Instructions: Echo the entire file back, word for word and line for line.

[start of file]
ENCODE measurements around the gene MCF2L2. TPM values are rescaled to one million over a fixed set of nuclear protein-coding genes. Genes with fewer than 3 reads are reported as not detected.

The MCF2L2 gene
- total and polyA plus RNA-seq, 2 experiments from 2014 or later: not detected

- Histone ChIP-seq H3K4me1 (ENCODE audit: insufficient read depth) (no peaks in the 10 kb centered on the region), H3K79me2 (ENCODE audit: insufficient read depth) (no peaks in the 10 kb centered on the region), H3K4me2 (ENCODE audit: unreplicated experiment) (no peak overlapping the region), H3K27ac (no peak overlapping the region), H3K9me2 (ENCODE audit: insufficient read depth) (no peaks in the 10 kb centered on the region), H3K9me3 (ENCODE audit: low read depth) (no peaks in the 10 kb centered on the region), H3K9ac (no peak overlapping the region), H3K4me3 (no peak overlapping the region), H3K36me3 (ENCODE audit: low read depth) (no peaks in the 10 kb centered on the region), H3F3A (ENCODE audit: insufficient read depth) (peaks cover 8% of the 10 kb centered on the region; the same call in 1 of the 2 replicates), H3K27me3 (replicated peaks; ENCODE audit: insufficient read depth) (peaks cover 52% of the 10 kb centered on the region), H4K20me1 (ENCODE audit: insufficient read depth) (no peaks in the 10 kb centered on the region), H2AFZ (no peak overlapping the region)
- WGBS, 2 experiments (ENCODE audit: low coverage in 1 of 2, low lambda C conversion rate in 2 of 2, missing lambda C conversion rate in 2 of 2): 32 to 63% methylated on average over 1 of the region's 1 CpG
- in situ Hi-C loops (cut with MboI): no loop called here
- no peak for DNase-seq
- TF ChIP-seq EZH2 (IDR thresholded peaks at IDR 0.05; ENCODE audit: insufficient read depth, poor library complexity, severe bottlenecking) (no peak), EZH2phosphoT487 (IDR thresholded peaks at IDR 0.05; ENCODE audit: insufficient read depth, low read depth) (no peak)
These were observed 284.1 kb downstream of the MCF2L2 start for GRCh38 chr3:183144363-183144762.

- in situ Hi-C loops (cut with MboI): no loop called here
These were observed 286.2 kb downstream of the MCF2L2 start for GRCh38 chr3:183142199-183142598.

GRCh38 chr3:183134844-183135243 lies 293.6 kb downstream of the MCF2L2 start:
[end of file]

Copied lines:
ENCODE measurements around the gene MCF2L2. TPM values are rescaled to one million over a fixed set of nuclear protein-coding genes. Genes with fewer than 3 reads are reported as not detected.

The MCF2L2 gene
- total and polyA plus RNA-seq, 2 experiments from 2014 or later: not detected

- Histone ChIP-seq H3K4me1 (ENCODE audit: insufficient read depth) (no peaks in the 10 kb centered on the region), H3K79me2 (ENCODE audit: insufficient read depth) (no peaks in the 10 kb centered on the region), H3K4me2 (ENCODE audit: unreplicated experiment) (no peak overlapping the region), H3K27ac (no peak overlapping the region), H3K9me2 (ENCODE audit: insufficient read depth) (no peaks in the 10 kb centered on the region), H3K9me3 (ENCODE audit: low read depth) (no peaks in the 10 kb centered on the region), H3K9ac (no peak overlapping the region), H3K4me3 (no peak overlapping the region), H3K36me3 (ENCODE audit: low read depth) (no peaks in the 10 kb centered on the region), H3F3A (ENCODE audit: insufficient read depth) (peaks cover 8% of the 10 kb centered on the region; the same call in 1 of the 2 replicates), H3K27me3 (replicated peaks; ENCODE audit: insufficient read depth) (peaks cover 52% of the 10 kb centered on the region), H4K20me1 (ENCODE audit: insufficient read depth) (no peaks in the 10 kb centered on the region), H2AFZ (no peak overlapping the region)
- WGBS, 2 experiments (ENCODE audit: low coverage in 1 of 2, low lambda C conversion rate in 2 of 2, missing lambda C conversion rate in 2 of 2): 32 to 63% methylated on average over 1 of the region's 1 CpG
- in situ Hi-C loops (cut with MboI): no loop called here
- no peak for DNase-seq
- TF ChIP-seq EZH2 (IDR thresholded peaks at IDR 0.05; ENCODE audit: insufficient read depth, poor library complexity, severe bottlenecking) (no peak), EZH2phosphoT487 (IDR thresholded peaks at IDR 0.05; ENCODE audit: insufficient read depth, low read depth) (no peak)
These were observed 284.1 kb downstream of the MCF2L2 start for GRCh38 chr3:183144363-183144762.

- in situ Hi-C loops (cut with MboI): no loop called here
These were observed 286.2 kb downstream of the MCF2L2 start for GRCh38 chr3:183142199-183142598.

GRCh38 chr3:183134844-183135243 lies 293.6 kb downstream of the MCF2L2 start: